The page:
Laura Branigan's chart success was short-lived here in the UK, with "Self Control" being one of only two major hits for the American singer and actress. Her first was "Gloria" which reached #6 in 1982. Her second hit was "Self Control", a cover of a single that had been released earlier in 1984 by the Italian singer-songwriter Raf, and had been a huge hit across Europe.
Branigan's version was released on the Atlantic record label as the lead single and title track from her third studio album. It was arranged by Harold Faltermeyer and Robbie Buchanan. Buchanan also produced the single alongside Jack White. Compared to the original track, this version sounds cleaner and more minimalist, and the (oh-oh-oh) male vocal break was more emphasised by using a repeated percussion break. Personally, I prefer this version which also replaces the synth riff with a guitar riff near the opening of the song at 0:21.
Interestingly, "Gloria" was also a cover of an Italian song which was also covered by Elkie Brooks in 1980.
Chart Performance
The single entered the UK charts at #75 on 1st July 1984, in the same week that Frankie Goes To Hollywood were at No.1 with "Two Tribes" and No.2 with "Relax". The song slowly climbed the charts, spending two weeks at No.6 on the charts for 12th and 19th August, before reaching a peak position of #5 for one week on 26th Aug before slipping back to No.8. 
The Video
The video (which caused much controversy at the time) starts with close-up imagery of flowers and a spooky doll which wouldn't look out of place in a horror movie. That's no surprise when you learn that the director, William Friedkin, also directed The Exorcist.
Laura is sleeping in a Chaise Lounge while her lover is sleeping in a bed in the same room. She wakes up and we then see that the room's floor is covered by a wrinkled sheet, with the chaise lounge sitting on a rug on top of the sheet. Maybe she was expecting the decorators at any moment? Laura walks to the window and pulls back the net curtains to reveal an alluring city scape. She then gets dressed and ventures out into the city.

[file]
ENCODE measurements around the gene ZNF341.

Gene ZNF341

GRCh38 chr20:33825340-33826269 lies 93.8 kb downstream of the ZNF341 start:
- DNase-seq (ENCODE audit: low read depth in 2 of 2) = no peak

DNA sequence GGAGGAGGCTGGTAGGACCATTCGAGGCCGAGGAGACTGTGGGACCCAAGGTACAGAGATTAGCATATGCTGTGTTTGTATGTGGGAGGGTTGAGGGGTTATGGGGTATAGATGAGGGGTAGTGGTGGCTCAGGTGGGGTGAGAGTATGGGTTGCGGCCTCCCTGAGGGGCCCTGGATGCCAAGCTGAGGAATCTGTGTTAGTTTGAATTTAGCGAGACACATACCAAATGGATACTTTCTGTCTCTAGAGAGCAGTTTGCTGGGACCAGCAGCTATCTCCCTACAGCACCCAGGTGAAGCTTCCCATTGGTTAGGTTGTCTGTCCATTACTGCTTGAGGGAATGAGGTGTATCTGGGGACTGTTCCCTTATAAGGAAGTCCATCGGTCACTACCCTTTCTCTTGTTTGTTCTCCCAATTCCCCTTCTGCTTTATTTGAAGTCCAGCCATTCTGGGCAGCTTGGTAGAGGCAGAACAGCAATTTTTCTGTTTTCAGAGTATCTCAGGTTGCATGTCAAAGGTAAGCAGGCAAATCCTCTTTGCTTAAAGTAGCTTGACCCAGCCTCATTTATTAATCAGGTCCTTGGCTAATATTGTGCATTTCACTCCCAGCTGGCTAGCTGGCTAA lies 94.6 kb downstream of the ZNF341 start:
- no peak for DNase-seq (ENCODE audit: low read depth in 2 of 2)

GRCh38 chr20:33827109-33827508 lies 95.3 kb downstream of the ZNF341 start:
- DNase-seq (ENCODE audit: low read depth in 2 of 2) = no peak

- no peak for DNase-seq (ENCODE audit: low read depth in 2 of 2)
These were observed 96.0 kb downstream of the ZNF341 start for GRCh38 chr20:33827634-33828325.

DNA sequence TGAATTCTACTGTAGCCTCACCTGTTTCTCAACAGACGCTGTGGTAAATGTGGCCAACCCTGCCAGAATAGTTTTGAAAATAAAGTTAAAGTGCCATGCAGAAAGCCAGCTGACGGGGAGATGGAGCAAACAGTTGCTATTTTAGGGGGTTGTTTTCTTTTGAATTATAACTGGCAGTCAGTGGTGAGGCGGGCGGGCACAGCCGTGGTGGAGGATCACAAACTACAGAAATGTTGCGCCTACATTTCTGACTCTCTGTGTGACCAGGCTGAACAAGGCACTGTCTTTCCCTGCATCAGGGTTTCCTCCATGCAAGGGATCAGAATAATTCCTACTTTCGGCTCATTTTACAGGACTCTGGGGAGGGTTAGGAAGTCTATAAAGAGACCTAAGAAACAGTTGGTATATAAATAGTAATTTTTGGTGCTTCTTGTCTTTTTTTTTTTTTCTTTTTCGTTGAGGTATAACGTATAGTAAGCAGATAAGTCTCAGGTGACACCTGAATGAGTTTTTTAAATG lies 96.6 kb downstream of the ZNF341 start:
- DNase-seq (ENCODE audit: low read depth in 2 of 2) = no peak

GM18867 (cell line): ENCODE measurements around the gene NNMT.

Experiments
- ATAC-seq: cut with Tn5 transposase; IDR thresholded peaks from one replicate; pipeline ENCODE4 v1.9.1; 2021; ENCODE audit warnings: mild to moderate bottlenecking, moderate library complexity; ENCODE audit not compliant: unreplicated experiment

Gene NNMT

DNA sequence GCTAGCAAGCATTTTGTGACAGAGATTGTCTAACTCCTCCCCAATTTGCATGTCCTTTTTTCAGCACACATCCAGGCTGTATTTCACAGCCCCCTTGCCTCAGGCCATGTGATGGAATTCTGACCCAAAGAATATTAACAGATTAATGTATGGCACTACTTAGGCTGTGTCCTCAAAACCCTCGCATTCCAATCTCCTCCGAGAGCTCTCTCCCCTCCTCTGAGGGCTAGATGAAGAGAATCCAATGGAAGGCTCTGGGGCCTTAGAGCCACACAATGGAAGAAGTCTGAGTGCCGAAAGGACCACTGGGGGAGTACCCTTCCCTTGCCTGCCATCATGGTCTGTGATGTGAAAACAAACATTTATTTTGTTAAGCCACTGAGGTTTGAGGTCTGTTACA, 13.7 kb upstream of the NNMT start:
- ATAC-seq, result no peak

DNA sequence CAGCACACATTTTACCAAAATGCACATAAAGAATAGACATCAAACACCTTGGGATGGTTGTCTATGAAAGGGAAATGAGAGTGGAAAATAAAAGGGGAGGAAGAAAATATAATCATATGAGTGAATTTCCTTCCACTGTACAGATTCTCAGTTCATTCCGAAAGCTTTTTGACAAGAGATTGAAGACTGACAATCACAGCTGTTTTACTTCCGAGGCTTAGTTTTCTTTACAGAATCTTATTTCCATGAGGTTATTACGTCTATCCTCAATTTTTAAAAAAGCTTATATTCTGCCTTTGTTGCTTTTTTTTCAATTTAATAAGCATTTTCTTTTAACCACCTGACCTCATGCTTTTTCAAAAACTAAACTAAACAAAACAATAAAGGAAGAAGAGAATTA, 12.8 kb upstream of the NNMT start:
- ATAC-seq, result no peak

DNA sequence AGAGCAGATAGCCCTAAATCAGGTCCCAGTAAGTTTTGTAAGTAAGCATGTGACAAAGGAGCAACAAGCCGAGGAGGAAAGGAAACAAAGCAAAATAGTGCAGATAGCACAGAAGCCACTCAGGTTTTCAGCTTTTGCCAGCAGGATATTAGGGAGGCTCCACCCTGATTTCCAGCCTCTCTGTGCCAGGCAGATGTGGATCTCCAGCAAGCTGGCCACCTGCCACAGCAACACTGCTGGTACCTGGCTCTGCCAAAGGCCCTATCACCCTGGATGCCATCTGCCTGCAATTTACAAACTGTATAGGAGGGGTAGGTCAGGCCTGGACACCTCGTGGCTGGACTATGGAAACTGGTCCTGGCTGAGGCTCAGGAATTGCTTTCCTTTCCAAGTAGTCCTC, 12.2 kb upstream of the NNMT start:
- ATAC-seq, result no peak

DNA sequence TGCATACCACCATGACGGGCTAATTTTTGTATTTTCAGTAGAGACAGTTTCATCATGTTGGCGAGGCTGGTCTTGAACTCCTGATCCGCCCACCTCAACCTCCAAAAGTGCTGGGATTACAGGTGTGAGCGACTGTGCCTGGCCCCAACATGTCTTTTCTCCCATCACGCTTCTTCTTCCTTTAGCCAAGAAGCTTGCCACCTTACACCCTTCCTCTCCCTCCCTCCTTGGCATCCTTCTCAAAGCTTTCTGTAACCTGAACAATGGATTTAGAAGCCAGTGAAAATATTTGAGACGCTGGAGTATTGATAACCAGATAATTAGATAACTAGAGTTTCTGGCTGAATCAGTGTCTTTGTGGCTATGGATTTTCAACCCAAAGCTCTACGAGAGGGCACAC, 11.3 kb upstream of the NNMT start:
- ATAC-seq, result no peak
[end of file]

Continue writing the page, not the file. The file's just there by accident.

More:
A man in a white mask leads her through a doorway into a room full of people dressed in dance gear, having what I can only describe as a dance orgy. Branigan is uncomfortable with what she sees and flees. When she returns to her bedroom, the dance people are in her room carressing her, as the man in the white mask watches over them. She then loses her self control to the man, who is now bare chested. 
We then see the man with wearing his overcoat again and walking to the window and disappearing. When she turns to look at her lover, he is wearing the same white mask.
Laura Branigan

Vinyl single sleeve

Branigan failed to replicate the success of "Self Control" in the UK, and her second single from the album "The Lucky One" stalled at #56 in the singles chart. However, the song reached #20 in the U.S. and #6 in Canada. The third single from the album "Ti Amo" would only chart at #55 in the U.S. and #100 in the UK, although it was a No.5 hit in Canada and a No.2 hit in Australia.
Laura died in her sleep from an undiagnosed brain aneurysm on August 26th 2004, aged 52. 


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